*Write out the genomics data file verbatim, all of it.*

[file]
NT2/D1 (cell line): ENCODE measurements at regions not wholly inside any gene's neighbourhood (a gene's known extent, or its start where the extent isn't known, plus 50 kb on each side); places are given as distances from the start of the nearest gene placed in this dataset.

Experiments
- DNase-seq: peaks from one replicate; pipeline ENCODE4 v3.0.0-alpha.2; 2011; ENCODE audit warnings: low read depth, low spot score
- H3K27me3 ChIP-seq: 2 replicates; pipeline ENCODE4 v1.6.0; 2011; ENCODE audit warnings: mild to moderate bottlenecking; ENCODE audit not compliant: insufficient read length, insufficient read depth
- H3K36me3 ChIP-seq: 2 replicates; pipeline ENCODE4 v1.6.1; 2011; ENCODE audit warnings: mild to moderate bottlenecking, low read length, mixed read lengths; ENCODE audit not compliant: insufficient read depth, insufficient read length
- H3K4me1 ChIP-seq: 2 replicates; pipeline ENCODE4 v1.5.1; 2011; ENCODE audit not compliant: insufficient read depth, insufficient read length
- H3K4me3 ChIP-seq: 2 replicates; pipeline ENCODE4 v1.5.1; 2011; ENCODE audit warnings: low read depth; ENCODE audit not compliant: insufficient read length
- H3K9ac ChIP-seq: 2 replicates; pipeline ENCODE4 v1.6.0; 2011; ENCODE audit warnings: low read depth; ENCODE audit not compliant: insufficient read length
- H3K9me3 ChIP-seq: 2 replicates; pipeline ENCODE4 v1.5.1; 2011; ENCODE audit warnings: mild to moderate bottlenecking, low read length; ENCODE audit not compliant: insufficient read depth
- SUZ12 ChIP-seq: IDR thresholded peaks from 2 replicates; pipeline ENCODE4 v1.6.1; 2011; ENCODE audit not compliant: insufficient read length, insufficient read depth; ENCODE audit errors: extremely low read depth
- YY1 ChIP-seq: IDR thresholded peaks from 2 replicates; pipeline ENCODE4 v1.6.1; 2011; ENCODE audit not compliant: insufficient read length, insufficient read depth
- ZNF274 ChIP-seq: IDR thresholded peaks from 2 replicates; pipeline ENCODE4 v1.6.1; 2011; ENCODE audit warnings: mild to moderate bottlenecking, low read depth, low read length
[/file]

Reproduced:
NT2/D1 (cell line): ENCODE measurements at regions not wholly inside any gene's neighbourhood (a gene's known extent, or its start where the extent isn't known, plus 50 kb on each side); places are given as distances from the start of the nearest gene placed in this dataset.

Experiments
- DNase-seq: peaks from one replicate; pipeline ENCODE4 v3.0.0-alpha.2; 2011; ENCODE audit warnings: low read depth, low spot score
- H3K27me3 ChIP-seq: 2 replicates; pipeline ENCODE4 v1.6.0; 2011; ENCODE audit warnings: mild to moderate bottlenecking; ENCODE audit not compliant: insufficient read length, insufficient read depth
- H3K36me3 ChIP-seq: 2 replicates; pipeline ENCODE4 v1.6.1; 2011; ENCODE audit warnings: mild to moderate bottlenecking, low read length, mixed read lengths; ENCODE audit not compliant: insufficient read depth, insufficient read length
- H3K4me1 ChIP-seq: 2 replicates; pipeline ENCODE4 v1.5.1; 2011; ENCODE audit not compliant: insufficient read depth, insufficient read length
- H3K4me3 ChIP-seq: 2 replicates; pipeline ENCODE4 v1.5.1; 2011; ENCODE audit warnings: low read depth; ENCODE audit not compliant: insufficient read length
- H3K9ac ChIP-seq: 2 replicates; pipeline ENCODE4 v1.6.0; 2011; ENCODE audit warnings: low read depth; ENCODE audit not compliant: insufficient read length
- H3K9me3 ChIP-seq: 2 replicates; pipeline ENCODE4 v1.5.1; 2011; ENCODE audit warnings: mild to moderate bottlenecking, low read length; ENCODE audit not compliant: insufficient read depth
- SUZ12 ChIP-seq: IDR thresholded peaks from 2 replicates; pipeline ENCODE4 v1.6.1; 2011; ENCODE audit not compliant: insufficient read length, insufficient read depth; ENCODE audit errors: extremely low read depth
- YY1 ChIP-seq: IDR thresholded peaks from 2 replicates; pipeline ENCODE4 v1.6.1; 2011; ENCODE audit not compliant: insufficient read length, insufficient read depth
- ZNF274 ChIP-seq: IDR thresholded peaks from 2 replicates; pipeline ENCODE4 v1.6.1; 2011; ENCODE audit warnings: mild to moderate bottlenecking, low read depth, low read length